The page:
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Finton’s Frolic: 3 Positives of Arsenal seemingly “Going Brazilian”

By Daniel Finton (Deputy editor)

What up, pimps?

Welcome one and all to the ninth edition of the Finton’s Frolic, right opinion and moreover non-hyperbolic and completely serious zone. Today I will be discussing the fact that Arsenal are seemingly “going Brazilian” in their acquisitions. After listening to the ever-amazing Arsecast extra, where they briefly touched on the subject of Brazilians infiltration of the Emirates after a fan question, it inspired this article. It was obvious what the forthcoming Saturday self-proclaimed spectacle had to contain. In today’s Saturday blog will be listed three reasons as to why I believe the fact that the club is getting a softer and softer spot for said nationality is a better thing than worse.

Cheap price tags on South American and Brazilian players

Given the gargantuan finances of most European leagues due to massive TV deals, the players in the tiny continent tend to go for far more than players in Brazil and South America as a whole. Said huge money is not exactly present in South America and other continents divisions such as the MLS and Liga MX in North America.

For this reason, a host of European clubs, with Arsenal at the forefront, love to find talent there and coup them up on the cheap from the financially inferior leagues. A player like Gabriel Martinelli would have never gone for such a low fee if he was registered to any given side in Europe, even if he was equally under the radar as he was in my opinion. While some may contest this and bring up the fact that Matteo Guendouzi came cheaply, I would have to provide a caveat to that notion.

In Europe, forward players with electrifying pace usually require a king's ransom to acquire, especially if the club pursuing is as large as that of Arsenal. Even a player as young as the Brazilian would surely have cost the gunners far more than when they actually had to put out for him. This is down to the fact that European sides can easily negotiate coyly and say they’ll need a high fee because they have to replace the person who is departing, otherwise they won’t sell. Sadly, it appears as if South American clubs and sides from a host of different leagues do not yet possess that power.

The what I perceive to be “Edu inspired” sudden fondness of Brazilians will surely save the club a great deal of money going into the future, whilst simultaneously allowing the club to see a new talent walk through the door.

Under the radar talent

The talent walking through the doors is sure to evoke, “who the hell is that guy?” questioning from every opposition team we come up against. When we signed Martinelli last summer, I’m sure a host of Chelsea fans were begging that question to their superior Arsenal friends, but given the youngsters incredible breakaway goal against them at Stamford Bridge, it’s fair to say they’re well aware of who the hell he is now.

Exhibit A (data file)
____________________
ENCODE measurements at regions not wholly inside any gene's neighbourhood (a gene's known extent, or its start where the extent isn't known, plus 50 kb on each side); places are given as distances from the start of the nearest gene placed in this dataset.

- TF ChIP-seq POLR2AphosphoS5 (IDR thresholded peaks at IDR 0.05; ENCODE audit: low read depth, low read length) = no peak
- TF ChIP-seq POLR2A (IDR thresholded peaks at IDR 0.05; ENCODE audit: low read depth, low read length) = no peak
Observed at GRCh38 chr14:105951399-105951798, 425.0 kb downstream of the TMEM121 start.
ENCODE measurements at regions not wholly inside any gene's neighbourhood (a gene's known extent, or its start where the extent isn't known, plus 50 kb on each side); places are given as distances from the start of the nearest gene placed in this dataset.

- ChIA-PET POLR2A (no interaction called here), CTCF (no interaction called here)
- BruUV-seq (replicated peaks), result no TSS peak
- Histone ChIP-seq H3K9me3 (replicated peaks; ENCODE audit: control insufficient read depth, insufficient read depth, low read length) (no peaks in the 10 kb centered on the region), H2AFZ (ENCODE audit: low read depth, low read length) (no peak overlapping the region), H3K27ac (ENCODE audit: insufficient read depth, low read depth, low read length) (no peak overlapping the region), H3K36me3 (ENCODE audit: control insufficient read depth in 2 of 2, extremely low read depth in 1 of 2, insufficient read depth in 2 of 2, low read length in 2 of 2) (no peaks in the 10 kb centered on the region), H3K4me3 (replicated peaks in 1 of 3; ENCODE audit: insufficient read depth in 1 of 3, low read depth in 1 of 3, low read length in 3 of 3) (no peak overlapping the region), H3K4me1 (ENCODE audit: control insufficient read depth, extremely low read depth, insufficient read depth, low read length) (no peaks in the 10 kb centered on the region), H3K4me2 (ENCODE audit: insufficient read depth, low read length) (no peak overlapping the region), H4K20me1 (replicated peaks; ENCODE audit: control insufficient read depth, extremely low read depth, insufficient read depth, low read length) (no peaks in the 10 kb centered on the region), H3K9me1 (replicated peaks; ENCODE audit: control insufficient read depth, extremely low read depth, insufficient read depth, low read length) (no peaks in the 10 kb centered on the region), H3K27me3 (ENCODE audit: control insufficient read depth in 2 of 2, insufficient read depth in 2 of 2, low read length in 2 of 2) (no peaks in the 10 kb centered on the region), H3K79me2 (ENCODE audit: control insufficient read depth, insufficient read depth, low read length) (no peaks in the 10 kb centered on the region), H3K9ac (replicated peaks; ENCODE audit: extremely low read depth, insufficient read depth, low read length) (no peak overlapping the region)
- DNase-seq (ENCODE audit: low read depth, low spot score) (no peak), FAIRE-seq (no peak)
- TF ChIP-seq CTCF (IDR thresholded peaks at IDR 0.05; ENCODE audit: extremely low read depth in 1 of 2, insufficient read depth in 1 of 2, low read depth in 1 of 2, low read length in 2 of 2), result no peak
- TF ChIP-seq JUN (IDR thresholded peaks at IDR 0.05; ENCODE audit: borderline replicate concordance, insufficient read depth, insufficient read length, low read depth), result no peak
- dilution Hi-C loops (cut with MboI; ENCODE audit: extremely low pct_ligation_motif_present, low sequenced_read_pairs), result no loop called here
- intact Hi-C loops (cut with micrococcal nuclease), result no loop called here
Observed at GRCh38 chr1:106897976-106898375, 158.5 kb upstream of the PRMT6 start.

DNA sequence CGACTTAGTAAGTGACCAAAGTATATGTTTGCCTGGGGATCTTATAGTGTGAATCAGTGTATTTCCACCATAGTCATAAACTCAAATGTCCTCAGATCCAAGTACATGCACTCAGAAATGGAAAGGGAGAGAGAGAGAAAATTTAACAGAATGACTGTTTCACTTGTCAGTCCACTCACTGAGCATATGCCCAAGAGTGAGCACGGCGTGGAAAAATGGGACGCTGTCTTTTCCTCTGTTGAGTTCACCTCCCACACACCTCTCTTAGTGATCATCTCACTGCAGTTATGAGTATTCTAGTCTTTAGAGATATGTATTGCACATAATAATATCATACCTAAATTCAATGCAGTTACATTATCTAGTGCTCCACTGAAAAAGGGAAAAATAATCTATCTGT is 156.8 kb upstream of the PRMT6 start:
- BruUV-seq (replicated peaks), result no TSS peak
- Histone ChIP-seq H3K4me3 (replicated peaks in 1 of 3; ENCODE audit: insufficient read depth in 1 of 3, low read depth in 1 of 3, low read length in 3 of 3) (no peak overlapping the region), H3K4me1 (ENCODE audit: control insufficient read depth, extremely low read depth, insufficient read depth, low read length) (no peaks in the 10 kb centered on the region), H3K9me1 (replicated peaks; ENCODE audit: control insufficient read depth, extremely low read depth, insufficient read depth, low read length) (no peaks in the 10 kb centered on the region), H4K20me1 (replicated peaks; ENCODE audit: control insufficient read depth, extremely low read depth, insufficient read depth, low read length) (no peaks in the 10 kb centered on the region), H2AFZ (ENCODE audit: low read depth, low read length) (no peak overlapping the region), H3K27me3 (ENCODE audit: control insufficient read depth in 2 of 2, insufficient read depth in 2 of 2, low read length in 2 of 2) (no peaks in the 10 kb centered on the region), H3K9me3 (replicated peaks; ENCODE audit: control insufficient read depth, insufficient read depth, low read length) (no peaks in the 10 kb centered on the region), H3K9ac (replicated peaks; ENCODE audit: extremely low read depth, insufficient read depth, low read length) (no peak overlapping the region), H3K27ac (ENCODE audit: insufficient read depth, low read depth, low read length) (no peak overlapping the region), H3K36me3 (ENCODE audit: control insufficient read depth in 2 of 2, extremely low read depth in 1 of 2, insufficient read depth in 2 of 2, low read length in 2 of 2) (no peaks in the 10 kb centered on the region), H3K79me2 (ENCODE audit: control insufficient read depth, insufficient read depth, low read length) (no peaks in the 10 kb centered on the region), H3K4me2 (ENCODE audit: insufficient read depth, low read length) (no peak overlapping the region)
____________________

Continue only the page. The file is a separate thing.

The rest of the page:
There’s something about having a guy who nobody knows making well-established and famous players look like newly birthed antelopes struggling to stay on their feet, and the Brazilians love nothing more than making defenders look silly. (Cue Kante falling on his ass in the build up to the breakaway goal).

Under the radar talent like Martinelli coming up with big goals like the one at Stamford bridge and easing past world-renowned defenders is down to those on the opposition side not knowing who the hell they are either, so in direct effect, they’ve no clue what tricks are up the mysterious individual’s sleeve. For supporters there are few things more smile-inducing than some previously regarded “nobody” putting an established “somebody” on their hindquarters, or putting a ball right past them, into the back of the net at their very own home stadium. Lo siento, Kepa.

Resale value…

Sigh…

As much as I really do not want to acknowledge this, I absolutely have to. When players like Martinelli for example, are brought in for around £6 million, if they do well with the club they will see their resale value spike tremendously. While myself and many others would like to believe that Arsenal have dipped their hand into the Brazilian market upon Edu’s preference and the fact that promising, under the radar talent can be found there- that is sadly and quite simply not the case.

The ever dreaded hyphenated term, “self-sustainable” is thrown out and about like Neymar's incestual flirting at his Brazilian family reunion. The board appears as if they get enjoyment out of reminding the supporters that that is how the club is run and it is never going to change.

Players that come in on a cheap are always going to be viewed upon as pawns for financial gain and nothing more.

Well, anyways, let me wrap up because this is supposed to be a “3 positives” article, and after only a few paragraphs, I find myself already nit-picking and debunking my own statements in order to find negatives and also acknowledging the fact that Neymar is an incestual freak. Thank you lads and lassies for reading and with that I bid thee a most sincere Tchau…! (Toodloo…!)

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